Local breweries are cool meeting places that feel like old school taverns. People come to hang out and talk. It makes it feel more like a community. 

Q. What can people expect from Nostalgia Personified?

A. It’s a live show where basically we play a bunch of old clips on a projector and talk about them. We’ll talk about behind the scenes stuff that was going on while we were shooting.

The on-air producer, Jeremy, will play clips that we haven’t seen that spark old memories.

Mostly, Laurie Beth just makes fun of me for my stupid hair cut or the JNCO jeans I was wearing. It’s basically “beat up on Danny night.” I take it because it’s accurate – I can’t refute it.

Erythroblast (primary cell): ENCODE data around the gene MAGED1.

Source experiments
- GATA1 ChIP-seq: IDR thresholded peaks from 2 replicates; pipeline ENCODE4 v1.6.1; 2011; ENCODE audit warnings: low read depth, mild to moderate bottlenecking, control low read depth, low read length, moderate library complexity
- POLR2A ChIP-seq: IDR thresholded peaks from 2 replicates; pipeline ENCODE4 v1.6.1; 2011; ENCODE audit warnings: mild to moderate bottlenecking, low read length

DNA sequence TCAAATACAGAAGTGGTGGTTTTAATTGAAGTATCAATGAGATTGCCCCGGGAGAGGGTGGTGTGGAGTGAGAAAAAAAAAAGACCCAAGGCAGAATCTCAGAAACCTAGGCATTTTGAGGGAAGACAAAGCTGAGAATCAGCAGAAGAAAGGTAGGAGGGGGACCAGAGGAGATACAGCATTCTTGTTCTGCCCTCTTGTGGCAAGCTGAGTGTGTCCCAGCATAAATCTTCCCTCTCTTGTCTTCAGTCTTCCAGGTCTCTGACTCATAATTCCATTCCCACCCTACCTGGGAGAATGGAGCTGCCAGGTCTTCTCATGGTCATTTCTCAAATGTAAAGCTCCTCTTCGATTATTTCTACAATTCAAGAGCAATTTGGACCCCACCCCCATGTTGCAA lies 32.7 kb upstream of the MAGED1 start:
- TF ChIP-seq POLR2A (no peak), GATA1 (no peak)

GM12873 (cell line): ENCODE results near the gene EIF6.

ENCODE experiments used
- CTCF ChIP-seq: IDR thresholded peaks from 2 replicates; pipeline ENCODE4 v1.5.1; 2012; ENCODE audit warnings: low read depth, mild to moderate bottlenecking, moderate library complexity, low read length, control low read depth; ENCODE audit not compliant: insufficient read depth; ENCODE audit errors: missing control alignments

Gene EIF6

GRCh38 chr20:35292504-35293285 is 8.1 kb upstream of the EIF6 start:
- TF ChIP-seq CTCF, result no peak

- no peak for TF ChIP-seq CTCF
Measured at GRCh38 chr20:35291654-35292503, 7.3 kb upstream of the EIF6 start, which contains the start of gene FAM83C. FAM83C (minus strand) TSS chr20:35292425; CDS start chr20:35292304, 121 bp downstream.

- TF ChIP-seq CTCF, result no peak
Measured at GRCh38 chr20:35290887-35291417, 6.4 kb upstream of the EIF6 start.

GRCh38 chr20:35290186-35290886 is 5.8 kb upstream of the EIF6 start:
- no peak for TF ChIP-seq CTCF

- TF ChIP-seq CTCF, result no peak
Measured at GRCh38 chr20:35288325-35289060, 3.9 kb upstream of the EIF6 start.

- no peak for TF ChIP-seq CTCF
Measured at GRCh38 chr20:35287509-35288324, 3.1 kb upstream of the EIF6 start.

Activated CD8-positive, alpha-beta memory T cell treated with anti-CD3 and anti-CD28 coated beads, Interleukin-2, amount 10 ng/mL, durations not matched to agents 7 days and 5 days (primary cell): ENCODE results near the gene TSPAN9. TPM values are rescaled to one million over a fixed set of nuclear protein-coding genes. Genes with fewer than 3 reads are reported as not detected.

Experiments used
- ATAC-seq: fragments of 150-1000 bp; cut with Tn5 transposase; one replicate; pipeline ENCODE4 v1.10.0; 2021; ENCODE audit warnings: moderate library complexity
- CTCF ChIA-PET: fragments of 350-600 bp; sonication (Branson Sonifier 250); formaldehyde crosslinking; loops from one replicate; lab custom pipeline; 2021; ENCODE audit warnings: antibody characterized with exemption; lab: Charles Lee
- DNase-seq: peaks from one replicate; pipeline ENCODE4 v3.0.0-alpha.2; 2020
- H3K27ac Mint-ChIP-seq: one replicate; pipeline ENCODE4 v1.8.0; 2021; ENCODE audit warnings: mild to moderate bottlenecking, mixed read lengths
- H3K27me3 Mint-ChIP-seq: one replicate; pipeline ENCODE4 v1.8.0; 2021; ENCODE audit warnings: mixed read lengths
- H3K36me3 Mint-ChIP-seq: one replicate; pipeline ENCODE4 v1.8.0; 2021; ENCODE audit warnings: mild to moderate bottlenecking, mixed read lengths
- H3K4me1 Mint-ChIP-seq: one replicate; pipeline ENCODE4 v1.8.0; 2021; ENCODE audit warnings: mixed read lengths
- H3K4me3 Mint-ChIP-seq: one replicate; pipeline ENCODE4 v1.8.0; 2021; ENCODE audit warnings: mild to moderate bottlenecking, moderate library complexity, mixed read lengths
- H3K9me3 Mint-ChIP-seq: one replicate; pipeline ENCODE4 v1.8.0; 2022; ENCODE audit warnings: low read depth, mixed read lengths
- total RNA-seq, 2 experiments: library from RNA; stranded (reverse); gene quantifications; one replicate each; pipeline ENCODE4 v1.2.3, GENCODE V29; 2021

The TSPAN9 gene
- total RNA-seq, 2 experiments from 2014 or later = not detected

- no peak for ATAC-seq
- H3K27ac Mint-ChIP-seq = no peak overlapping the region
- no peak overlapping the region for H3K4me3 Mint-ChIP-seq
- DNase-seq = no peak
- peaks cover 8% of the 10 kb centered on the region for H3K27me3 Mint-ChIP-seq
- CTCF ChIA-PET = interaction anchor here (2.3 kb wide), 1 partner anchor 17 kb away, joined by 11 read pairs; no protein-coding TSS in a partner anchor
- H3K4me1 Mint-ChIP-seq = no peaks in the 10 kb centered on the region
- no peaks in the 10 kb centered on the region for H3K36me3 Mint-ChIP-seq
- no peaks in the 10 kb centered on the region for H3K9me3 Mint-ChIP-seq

[Lori’s] so nice and sweet. Then she says the most vulgar, dirty things about you and you just question everything.

When we show the old sketches you’ll see the crowd like, “oh that still holds up” or “oh man, you couldn’t get away with that joke in 2020. How was that on a kids’ show?”

Q. What’s your favorite kind of beer?

A. I’m an old school resin-y IPA fan. I do like the fruity, New England, hazy, juicy beers, as well. But before that was “the thing,” very hoppy, resin-y tasting beers were my jam. I would say West Coast style is what I’m into.



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When Vermont heads to Brooklyn…thanks @hopshillbar for the connection!

A post shared by Danny Tamberelli (@dannytamberelli) on